# Main take-away
## Wrap-up
In this module, we saw that:
- the predictions of a linear model depend on a weighted sum of the values of
the input features added to an intercept parameter;
- fitting a linear model consists in adjusting both the weight coefficients and
the intercept to minimize the prediction errors on the training set;
- to train linear models successfully it is often required to scale the input
features approximately to the same dynamic range;
- regularization can be used to reduce over-fitting: weight coefficients are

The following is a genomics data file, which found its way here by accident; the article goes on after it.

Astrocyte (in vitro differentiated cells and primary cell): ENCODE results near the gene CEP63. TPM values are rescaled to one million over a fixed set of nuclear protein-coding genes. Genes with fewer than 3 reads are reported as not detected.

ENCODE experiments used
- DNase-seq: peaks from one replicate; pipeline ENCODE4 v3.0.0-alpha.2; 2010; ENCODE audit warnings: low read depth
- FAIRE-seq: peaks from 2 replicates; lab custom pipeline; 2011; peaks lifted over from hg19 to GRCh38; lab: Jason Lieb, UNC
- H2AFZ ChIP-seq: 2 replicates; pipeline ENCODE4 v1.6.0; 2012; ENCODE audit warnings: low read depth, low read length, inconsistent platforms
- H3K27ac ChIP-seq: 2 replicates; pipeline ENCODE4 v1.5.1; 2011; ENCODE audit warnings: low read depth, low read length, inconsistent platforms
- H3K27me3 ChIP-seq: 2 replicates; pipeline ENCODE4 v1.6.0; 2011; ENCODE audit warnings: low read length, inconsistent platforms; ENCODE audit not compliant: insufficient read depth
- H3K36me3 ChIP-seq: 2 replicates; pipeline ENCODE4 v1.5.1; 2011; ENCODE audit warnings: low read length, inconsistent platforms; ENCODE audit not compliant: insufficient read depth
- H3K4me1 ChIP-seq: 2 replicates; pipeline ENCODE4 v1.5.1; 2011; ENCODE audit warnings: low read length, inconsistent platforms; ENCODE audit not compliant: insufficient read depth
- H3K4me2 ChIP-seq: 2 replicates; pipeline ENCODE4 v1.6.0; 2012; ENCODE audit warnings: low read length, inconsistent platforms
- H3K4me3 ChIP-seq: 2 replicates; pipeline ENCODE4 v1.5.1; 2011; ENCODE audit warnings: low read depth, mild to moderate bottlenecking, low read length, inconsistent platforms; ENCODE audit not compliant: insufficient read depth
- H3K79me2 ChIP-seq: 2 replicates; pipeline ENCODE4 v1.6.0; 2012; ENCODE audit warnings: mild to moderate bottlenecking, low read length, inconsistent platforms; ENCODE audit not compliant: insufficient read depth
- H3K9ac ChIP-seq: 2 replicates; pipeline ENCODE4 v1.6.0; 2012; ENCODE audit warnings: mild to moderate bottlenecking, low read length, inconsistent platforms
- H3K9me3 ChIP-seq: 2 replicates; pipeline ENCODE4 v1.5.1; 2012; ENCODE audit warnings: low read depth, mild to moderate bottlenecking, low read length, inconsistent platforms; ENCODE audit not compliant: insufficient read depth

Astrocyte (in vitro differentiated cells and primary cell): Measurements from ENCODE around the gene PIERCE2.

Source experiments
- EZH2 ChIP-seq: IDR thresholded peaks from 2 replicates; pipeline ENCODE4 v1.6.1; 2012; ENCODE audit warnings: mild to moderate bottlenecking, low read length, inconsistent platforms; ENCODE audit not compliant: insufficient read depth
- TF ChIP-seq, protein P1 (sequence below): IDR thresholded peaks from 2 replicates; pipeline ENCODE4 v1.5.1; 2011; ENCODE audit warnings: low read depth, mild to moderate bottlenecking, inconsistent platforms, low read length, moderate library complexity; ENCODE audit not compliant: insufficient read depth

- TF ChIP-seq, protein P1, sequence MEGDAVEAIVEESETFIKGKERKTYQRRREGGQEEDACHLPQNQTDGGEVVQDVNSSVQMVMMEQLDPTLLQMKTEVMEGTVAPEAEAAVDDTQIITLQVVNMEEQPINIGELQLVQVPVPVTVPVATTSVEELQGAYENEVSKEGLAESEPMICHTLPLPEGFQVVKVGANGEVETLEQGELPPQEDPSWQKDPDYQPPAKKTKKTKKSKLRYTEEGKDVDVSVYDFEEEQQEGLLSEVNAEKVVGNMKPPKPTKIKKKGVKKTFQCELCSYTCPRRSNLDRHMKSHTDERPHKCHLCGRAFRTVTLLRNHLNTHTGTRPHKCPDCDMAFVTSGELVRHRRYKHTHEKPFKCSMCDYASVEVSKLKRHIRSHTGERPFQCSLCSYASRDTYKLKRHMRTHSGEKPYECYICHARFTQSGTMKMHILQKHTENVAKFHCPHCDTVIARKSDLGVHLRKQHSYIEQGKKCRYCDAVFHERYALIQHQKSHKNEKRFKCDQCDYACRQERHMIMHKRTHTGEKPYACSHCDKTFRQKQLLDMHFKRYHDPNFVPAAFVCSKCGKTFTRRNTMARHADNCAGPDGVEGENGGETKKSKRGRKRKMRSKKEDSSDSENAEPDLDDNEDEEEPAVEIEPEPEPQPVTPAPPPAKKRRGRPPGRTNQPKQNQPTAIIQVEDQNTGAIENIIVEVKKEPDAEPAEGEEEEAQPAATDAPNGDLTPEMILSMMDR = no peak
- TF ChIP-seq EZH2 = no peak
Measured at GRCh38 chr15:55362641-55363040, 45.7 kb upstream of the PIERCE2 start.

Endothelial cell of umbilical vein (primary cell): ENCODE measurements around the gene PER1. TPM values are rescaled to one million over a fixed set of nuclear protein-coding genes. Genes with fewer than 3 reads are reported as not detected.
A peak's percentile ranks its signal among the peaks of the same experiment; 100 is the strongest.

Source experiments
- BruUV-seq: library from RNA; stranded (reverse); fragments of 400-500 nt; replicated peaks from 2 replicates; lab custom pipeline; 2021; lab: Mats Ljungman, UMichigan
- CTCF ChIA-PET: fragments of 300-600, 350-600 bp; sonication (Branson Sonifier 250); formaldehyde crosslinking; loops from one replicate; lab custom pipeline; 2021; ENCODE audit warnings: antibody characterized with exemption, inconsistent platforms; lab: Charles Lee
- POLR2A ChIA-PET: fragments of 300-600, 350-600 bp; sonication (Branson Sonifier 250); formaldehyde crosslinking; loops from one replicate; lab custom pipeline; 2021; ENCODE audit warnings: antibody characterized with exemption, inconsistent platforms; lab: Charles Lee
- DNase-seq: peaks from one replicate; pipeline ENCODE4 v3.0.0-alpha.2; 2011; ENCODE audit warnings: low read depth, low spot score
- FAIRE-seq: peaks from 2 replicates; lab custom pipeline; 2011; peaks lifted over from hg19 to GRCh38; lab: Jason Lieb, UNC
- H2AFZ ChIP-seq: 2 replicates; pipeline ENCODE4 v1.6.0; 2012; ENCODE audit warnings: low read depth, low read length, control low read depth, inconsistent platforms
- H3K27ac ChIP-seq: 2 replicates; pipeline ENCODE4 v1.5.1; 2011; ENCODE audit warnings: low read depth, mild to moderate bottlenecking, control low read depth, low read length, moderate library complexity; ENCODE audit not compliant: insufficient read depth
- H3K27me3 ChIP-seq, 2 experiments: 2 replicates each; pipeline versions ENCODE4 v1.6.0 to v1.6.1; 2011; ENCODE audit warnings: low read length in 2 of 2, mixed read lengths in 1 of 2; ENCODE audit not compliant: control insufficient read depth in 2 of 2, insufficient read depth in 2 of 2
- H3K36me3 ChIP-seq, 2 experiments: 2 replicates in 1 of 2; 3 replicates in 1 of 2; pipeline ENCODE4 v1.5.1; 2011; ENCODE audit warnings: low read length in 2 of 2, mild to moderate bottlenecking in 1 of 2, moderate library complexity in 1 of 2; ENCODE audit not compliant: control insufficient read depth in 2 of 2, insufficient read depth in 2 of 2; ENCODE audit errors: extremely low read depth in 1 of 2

constrained to stay small when fitting;
- the regularization hyperparameter needs to be fine-tuned by cross-validation
for each new machine learning problem and dataset;
- linear models can be used on problems where the target variable is not
linearly related to the input features but this requires extra feature
engineering work to transform the data in order to avoid under-fitting.
## To go further
You can refer to the following scikit-learn examples which are related to
the concepts approached during this module:
- [Example of linear regression](https://scikit-learn.org/stable/auto_examples/linear_model/plot_ols.html#sphx-glr-auto-examples-linear-model-plot-ols-py)
- [Comparison between a linear regression and a ridge regressor](https://scikit-learn.org/stable/auto_examples/linear_model/plot_ols_ridge_variance.html#sphx-glr-auto-examples-linear-model-plot-ols-ridge-variance-py)